American Airlines and AMR Corporation, Chairman, President and CEO Thomas Horton, right, accompanied by US Airways Group Chairman and CEO Douglas Parker, testifies on Capitol Hill in Washington, Tuesday, March 19, 2013., before the Senate subcommittee on Antitrust, Competition Policy and Consumer Rights hearing on "The American Airlines/US Airways Merger: Consolidation, Competition, and Consumers".
Manuel Balce Ceneta, Associated Press - Ap
Airline CEOs defend merger before Senate panel
- Article by: DAVID KOENIG
- Associated Press
- March 19, 2013 - 1:23 PM
The CEOs of American Airlines and US Airways reassured a Senate panel Tuesday that their merger would not lead to fewer flights or lost jobs in the lawmakers' states.
The merger would create the world's biggest airline and provide more competition for United and Delta, the CEOs said.
But consumer advocates told the Senate antitrust subcommittee that the merger would lead to higher fares and less service to midsize cities.
Diana Moss of the American Antitrust Institute said American and US Airways want to compete with giant global airlines. "I understand that — that's where the business is going and that's where the dollars are," she said. "But we have to find a way not to sacrifice U.S. consumers on the altar of global competition."
Regulators allowed mergers of Delta and Northwest, United and Continental, and Southwest and AirTran, and most analysts expect the American-US Airways deal also will be approved. Reflecting that sense of inevitability, the senators focused their questions on how the deal would affect constituents back home.
Sen. Charles Schumer, D-N.Y., extracted promises that airline jobs in New York would be safe. Sen. Richard Blumenthal, D-Conn., asked if the airlines would continue flying to Bradley International and Tweed New Haven airports in his state.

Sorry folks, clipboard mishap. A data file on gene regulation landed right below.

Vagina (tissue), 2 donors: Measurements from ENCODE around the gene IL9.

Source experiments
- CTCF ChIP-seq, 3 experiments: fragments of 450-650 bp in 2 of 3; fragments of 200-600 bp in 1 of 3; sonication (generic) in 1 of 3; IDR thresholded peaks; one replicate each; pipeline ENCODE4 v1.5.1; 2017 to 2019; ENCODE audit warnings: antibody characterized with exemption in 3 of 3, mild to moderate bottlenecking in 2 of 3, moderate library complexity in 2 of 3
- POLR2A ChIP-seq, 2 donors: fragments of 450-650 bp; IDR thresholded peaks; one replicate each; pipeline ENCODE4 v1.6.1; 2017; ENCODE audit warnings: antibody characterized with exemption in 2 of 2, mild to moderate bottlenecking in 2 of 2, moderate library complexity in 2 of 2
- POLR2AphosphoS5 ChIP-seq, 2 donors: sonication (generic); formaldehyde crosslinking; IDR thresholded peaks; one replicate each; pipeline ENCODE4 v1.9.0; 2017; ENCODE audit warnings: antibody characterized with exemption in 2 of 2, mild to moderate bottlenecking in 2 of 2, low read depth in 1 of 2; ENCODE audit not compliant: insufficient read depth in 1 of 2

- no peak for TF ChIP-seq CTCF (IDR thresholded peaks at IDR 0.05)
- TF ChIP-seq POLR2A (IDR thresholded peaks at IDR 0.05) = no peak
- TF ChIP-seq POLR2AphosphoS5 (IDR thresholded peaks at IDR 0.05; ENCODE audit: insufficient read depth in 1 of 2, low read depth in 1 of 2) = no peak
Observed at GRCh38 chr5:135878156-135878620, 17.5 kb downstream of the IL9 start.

US Airways Group Inc. CEO Doug Parker, who will lead the combined airline after the merger, assured Blumenthal that flights would continue to Connecticut, but he acknowledged that other airline executives have not always honored similar promises in the past.
Parker also left himself some wiggle room — service could be cut back "because of market conditions" or an increase in jet fuel prices. But that would be true even without a merger, he added.
Together American and US Airways would control a majority of takeoff and landing slots at Washington's Reagan National Airport, the hometown airport for members of Congress. Parker said, however, that the airlines should not be forced to give up any of those slots. If they are, he said, they'll have to drop service from Washington to some other cities.
Parker was joined at the hearing by Tom Horton, CEO of American Airlines parent AMR Corp.
American, the nation's third-biggest airline, and US Airways, the fifth-biggest, announced their proposed merger last month. The combined company would keep the American Airlines name and Fort Worth, Texas, headquarters. The deal is subject to approval by the Justice Department, the judge overseeing AMR's bankruptcy case, and shareholders of both companies.
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